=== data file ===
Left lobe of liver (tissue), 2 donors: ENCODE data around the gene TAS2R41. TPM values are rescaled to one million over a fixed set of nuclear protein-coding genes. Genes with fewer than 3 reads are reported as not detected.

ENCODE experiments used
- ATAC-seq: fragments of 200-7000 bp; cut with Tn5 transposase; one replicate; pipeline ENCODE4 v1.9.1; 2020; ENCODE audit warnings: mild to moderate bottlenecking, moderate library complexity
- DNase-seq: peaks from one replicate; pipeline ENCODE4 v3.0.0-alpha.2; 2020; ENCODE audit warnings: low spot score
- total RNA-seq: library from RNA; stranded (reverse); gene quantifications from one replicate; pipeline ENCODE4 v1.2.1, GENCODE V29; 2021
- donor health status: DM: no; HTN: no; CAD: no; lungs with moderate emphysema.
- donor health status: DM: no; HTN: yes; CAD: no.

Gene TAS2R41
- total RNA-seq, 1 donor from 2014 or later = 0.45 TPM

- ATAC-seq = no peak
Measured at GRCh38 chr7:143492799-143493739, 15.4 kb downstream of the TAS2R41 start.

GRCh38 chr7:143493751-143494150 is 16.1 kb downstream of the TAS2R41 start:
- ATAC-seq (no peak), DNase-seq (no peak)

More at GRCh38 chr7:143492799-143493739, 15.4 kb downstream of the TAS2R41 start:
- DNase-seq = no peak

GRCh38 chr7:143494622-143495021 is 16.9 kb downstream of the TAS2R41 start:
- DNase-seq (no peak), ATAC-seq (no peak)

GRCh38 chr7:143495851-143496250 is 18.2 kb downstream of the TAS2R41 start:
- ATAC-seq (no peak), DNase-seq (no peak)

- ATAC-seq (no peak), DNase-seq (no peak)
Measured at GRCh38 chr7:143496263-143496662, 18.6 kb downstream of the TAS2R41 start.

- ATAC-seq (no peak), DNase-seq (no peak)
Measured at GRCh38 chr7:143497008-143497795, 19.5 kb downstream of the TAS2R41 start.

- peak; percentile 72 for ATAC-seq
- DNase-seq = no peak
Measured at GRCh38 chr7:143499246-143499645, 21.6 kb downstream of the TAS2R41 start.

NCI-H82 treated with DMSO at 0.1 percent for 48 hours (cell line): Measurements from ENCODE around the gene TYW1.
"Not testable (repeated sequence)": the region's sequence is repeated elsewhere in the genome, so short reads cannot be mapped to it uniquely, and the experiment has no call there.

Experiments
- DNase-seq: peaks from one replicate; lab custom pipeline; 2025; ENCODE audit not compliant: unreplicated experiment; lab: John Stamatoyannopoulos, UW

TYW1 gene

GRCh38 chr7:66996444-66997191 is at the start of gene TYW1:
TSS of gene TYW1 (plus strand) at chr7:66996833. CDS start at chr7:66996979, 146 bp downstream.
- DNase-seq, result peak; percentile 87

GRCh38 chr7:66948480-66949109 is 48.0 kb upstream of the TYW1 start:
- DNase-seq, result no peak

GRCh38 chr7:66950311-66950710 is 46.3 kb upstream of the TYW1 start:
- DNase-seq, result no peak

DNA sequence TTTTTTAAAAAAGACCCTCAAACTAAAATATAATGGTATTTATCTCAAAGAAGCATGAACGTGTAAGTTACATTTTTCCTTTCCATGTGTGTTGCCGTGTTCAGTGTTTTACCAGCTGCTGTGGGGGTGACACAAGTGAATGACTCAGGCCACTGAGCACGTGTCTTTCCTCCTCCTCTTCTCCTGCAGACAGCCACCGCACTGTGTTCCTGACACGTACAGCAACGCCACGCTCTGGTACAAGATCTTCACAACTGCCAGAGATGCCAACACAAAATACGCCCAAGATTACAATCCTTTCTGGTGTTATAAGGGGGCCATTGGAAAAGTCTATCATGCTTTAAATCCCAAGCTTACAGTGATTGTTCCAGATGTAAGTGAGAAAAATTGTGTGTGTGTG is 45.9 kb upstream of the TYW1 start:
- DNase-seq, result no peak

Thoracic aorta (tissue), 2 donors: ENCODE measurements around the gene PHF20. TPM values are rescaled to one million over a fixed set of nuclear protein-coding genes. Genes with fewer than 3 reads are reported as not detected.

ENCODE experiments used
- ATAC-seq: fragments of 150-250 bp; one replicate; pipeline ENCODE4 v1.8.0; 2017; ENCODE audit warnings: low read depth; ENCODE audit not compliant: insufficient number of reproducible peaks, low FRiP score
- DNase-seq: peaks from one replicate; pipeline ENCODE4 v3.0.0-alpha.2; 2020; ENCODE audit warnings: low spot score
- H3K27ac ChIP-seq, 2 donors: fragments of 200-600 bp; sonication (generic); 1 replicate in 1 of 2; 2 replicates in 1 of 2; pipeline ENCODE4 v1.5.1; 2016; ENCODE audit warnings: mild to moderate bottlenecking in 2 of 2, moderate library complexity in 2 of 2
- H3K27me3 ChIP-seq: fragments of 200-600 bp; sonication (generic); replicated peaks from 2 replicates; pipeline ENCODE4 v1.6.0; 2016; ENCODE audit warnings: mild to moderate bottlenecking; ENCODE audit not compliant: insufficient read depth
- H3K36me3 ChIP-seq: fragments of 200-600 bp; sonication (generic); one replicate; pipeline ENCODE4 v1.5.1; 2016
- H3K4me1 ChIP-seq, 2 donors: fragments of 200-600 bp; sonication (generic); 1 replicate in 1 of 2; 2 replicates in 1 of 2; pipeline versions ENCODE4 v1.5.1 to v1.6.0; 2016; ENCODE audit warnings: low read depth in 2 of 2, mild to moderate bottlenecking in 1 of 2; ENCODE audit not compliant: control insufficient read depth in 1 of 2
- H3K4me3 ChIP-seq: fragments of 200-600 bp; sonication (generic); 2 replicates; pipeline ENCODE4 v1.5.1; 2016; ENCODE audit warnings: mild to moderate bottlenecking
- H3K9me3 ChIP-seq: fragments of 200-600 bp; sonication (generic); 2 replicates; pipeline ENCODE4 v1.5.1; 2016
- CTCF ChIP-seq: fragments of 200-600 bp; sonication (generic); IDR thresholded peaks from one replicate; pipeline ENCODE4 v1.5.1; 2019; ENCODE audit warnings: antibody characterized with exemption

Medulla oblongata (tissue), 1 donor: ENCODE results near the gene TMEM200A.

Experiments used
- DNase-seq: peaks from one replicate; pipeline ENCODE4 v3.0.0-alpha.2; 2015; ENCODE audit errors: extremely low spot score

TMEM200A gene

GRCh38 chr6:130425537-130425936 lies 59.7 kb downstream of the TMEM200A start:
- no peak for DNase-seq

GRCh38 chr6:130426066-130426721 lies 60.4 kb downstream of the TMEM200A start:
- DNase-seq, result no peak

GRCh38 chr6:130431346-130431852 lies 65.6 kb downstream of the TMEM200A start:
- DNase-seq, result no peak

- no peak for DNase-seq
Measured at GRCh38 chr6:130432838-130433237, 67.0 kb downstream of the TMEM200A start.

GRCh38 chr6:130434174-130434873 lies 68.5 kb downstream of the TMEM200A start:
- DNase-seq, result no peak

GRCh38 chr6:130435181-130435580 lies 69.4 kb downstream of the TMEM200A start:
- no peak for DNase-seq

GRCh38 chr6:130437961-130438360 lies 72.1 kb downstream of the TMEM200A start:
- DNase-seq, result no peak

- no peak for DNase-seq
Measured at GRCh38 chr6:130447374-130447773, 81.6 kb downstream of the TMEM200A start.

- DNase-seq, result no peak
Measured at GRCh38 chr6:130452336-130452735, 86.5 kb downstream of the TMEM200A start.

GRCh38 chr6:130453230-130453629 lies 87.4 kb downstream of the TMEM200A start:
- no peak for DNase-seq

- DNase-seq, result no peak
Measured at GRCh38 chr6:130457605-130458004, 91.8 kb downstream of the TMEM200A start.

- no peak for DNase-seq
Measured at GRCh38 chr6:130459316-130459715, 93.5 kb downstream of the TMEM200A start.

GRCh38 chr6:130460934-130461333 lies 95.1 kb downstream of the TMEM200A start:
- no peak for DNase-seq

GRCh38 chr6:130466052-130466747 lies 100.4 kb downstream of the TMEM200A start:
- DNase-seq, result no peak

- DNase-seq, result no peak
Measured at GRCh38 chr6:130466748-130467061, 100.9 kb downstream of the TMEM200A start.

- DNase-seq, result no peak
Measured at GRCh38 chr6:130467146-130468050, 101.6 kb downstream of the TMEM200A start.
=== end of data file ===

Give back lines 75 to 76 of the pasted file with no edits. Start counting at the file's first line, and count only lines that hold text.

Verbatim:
- no peak for DNase-seq

- DNase-seq, result no peak